A study has revealed that architects, painters and sculptors think of spaces in different ways from not only the others, but also each other.
The findings revealed, when asked to talk about images of places, painters are more likely to describe the depicted space as a two-dimensional image, while architects are more likely to focus on paths and the boundaries of the space.
Senior study author Dr Hugo Spiers, from the University College London, said that painters, sculptors and architects consistently showed signs of their profession when talking about the spaces and all three groups had more elaborate, detailed descriptions than people in unrelated professions.
The team brought in 16 people from each of the three professions and they all had at least eight years of experience and included Sir Anthony Gormley - alongside 16 participants without any relevant background, who acted as controls.
The participants were presented with a Google Street View image, a painting of St. Peter's Basilica, and a computer-generated surreal scene.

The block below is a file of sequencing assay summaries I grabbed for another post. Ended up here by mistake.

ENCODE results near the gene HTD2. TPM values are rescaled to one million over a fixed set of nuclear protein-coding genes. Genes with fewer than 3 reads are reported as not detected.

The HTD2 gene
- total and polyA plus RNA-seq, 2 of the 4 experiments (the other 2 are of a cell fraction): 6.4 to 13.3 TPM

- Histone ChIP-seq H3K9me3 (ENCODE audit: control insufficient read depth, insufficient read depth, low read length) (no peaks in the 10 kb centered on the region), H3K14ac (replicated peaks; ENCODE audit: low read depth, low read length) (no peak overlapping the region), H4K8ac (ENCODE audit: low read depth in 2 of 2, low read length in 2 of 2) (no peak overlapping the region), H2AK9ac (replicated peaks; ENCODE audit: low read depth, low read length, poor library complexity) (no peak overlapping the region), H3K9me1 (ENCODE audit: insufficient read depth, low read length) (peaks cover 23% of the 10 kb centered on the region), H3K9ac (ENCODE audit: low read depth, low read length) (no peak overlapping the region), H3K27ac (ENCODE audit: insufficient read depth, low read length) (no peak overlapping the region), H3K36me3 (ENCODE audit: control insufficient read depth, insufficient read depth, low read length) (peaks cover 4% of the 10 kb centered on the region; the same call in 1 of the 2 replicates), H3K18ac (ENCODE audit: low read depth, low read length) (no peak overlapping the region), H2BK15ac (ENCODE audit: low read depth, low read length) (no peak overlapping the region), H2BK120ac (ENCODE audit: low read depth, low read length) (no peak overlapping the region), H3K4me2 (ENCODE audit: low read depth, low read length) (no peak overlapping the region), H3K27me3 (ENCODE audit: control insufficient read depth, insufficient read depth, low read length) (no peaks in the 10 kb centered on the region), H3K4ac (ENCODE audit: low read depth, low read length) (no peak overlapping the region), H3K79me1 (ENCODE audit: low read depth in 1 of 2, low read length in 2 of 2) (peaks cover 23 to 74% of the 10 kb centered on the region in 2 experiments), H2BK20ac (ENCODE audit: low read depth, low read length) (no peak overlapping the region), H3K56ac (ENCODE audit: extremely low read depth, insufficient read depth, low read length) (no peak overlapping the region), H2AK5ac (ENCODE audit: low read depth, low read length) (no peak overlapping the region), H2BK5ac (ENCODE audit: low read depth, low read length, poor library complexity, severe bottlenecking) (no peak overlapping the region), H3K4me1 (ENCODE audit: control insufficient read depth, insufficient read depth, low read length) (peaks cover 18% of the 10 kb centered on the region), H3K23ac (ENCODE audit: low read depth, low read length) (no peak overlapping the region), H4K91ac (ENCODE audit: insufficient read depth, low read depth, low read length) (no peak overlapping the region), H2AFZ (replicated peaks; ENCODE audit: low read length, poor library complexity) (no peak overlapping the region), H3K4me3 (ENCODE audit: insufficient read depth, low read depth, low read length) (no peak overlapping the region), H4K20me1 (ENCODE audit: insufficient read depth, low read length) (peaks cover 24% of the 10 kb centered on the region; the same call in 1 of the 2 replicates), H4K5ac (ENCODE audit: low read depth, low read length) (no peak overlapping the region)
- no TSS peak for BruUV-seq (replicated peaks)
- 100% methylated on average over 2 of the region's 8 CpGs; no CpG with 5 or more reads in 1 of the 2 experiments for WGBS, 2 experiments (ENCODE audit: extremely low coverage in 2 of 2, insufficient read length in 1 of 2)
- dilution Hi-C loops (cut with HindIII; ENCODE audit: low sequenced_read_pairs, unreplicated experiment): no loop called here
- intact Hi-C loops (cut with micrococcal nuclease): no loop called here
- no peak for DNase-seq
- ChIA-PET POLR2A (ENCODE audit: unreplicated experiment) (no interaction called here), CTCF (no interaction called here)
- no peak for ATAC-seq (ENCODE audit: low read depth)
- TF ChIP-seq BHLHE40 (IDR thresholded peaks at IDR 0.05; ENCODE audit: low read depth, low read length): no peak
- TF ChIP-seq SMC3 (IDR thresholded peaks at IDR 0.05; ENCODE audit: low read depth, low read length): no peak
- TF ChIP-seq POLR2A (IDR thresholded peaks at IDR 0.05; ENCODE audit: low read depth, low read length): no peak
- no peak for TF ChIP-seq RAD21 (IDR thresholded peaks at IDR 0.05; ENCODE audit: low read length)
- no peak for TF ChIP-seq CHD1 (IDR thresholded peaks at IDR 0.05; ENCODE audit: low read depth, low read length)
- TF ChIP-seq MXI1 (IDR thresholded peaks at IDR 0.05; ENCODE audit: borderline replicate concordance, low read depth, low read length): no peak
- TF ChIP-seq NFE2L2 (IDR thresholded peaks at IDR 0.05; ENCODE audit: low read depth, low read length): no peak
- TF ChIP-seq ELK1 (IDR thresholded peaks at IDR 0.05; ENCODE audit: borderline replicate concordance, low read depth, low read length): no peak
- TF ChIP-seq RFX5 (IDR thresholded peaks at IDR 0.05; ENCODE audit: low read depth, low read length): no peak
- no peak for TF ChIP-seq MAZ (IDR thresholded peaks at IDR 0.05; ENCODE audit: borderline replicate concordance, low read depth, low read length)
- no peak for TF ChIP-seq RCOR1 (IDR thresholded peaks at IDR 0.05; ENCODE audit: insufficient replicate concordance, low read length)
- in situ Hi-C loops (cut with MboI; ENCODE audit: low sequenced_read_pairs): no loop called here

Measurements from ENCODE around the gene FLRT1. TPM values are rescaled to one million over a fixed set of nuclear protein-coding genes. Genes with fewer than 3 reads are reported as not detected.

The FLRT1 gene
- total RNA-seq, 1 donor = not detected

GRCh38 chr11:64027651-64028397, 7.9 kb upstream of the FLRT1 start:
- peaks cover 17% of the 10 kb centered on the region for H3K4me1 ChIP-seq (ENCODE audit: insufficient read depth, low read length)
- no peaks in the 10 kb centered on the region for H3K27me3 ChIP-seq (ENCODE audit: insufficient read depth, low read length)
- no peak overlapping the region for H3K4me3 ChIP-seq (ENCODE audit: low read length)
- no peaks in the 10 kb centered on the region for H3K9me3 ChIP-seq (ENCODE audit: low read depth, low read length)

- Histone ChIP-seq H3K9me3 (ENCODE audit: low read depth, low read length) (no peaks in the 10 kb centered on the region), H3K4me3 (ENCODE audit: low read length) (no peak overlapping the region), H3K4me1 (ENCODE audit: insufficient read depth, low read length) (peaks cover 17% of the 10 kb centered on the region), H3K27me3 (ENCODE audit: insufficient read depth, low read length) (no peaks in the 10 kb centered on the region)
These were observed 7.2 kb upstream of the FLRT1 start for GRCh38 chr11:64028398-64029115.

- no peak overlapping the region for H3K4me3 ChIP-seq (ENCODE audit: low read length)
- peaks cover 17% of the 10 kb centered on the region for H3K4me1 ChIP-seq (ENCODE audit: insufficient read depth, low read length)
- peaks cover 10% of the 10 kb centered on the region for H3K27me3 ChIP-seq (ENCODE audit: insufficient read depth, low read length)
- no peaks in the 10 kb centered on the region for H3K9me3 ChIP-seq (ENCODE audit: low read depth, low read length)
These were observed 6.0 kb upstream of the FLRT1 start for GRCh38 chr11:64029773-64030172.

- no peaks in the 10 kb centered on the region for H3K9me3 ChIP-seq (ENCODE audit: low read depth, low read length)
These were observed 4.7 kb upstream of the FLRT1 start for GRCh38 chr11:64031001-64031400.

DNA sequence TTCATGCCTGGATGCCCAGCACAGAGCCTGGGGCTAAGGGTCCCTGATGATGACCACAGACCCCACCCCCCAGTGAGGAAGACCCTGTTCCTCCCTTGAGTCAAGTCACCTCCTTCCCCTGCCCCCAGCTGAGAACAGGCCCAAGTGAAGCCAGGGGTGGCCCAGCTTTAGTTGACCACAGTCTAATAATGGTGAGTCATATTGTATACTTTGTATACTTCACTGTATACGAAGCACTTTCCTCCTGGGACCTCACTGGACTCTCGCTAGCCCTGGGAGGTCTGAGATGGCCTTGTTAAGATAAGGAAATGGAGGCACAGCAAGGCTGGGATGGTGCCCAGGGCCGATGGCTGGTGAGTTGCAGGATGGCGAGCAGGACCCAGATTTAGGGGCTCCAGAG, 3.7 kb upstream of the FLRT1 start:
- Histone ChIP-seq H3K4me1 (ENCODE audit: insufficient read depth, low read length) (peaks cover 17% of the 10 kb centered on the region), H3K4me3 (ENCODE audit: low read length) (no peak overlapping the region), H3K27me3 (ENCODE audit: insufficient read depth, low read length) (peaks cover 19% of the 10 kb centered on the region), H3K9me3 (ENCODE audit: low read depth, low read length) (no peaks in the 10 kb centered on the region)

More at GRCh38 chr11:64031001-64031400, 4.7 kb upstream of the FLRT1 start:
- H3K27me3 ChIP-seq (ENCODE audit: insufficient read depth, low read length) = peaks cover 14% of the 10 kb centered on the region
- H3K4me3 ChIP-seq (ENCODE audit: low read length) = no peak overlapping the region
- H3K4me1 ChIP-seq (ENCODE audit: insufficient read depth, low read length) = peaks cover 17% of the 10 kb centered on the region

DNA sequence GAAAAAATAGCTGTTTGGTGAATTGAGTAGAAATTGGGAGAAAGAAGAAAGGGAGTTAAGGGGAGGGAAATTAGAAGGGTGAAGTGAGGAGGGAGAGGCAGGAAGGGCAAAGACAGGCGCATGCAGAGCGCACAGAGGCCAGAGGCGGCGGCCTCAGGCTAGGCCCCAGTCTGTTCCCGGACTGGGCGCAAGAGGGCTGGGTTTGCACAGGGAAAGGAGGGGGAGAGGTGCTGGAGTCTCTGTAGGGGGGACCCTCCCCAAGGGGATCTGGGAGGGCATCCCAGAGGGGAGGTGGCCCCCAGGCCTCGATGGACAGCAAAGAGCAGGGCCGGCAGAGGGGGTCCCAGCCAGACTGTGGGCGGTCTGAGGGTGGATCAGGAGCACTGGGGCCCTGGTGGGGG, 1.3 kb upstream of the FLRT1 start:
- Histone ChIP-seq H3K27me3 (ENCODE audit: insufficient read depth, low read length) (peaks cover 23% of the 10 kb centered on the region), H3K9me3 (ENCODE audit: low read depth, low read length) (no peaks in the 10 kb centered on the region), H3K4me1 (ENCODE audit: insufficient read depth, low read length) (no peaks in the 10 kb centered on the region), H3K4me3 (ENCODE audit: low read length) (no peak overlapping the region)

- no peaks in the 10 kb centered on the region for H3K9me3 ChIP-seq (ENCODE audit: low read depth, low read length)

They had to describe the environment and explain how they would explore the space and suggest changes to the environment in the image.
The painters tended to shift between describing the scene as a 3D space or as a 2D image.
The architects were more likely to describe barriers and boundaries of the space, and used more dynamic terms, while sculptors' responses were between the two.
The painters and architects also differed in how they described the furthest point of the space, as painters called it the 'back' and architects called it the 'end' and lacked expert terminology.
"Our study has provided evidence that your career may well change the way you think. There's already extensive research into how culture changes cognition, but here we've found that even within the same culture, people of different professions differ in how they appreciate the world," said Spiers.
The findings also raise the possibility that people who are already inclined to see the world as a 2D image, or who focus on the borders of a space, may be more inclined to pursue painting or architecture.
Artists and architects have a heightened awareness of their surroundings, which seems to have a deep influence on the way they conceive of space.
The study is published in the journal of Cognitive Science.